Thanks for reaching out! Yes, you can assemble the rolls, place into pan, and then place them directly into the fridge (covered). Next-day proofing times may vary, as it could take 30 to 45 minutes at room temp after a sitting in the fridge, or slightly longer. The one caveat is that the rolls tend to bake up inconsistently when made this way. We’ve seen sunken centers and raised edges. That being said, we prefer to punch down the dough after the first rise, cover, and refrigerate overnight. The next day while the oven preheats, you can roll out the cold dough, assemble the rolls, and let proof. This will yield the best results!

    • Hi Jenny!

      Thanks for reaching out! Yes, you can assemble the rolls, place into pan, and then place them directly into the fridge (covered). Next-day proofing times may vary, as it could take 30 to 45 minutes at room temp after a sitting in the fridge, or slightly longer. The one caveat is that the rolls tend to bake up inconsistently when made this way. We’ve seen sunken centers and raised edges. That being said, we prefer to punch down the dough after the first rise, cover, and refrigerate overnight. The next day while the oven preheats, you can roll out the cold dough, assemble the rolls, and let proof. This will yield the best results!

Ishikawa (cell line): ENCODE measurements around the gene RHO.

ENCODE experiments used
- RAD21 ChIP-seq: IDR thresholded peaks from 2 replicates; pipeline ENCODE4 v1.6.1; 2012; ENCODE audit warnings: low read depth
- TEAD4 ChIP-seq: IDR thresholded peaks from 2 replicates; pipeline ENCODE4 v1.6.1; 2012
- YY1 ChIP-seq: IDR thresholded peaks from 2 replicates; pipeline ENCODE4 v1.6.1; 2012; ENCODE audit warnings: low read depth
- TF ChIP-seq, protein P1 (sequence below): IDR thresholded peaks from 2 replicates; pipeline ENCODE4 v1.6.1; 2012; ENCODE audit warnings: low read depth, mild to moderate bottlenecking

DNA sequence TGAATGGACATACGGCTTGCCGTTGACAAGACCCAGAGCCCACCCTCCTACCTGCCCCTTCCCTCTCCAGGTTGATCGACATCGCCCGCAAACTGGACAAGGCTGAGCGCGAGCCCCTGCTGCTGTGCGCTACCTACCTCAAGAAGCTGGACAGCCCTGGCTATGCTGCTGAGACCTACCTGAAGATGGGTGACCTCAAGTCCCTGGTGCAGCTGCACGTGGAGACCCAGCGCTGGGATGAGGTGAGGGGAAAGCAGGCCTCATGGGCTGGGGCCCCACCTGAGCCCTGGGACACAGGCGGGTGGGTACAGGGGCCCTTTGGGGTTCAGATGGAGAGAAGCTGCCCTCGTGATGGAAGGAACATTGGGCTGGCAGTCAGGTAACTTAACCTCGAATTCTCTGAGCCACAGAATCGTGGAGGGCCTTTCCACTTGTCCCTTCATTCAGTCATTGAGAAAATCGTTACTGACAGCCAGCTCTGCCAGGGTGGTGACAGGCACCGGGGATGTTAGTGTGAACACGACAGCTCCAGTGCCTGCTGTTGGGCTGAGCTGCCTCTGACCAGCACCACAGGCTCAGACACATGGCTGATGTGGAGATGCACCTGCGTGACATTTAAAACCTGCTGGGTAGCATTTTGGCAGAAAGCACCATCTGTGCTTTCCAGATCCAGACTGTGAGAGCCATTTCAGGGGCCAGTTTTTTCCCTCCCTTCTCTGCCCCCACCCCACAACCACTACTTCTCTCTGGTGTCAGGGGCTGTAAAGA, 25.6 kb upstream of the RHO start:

• Hi Nancy!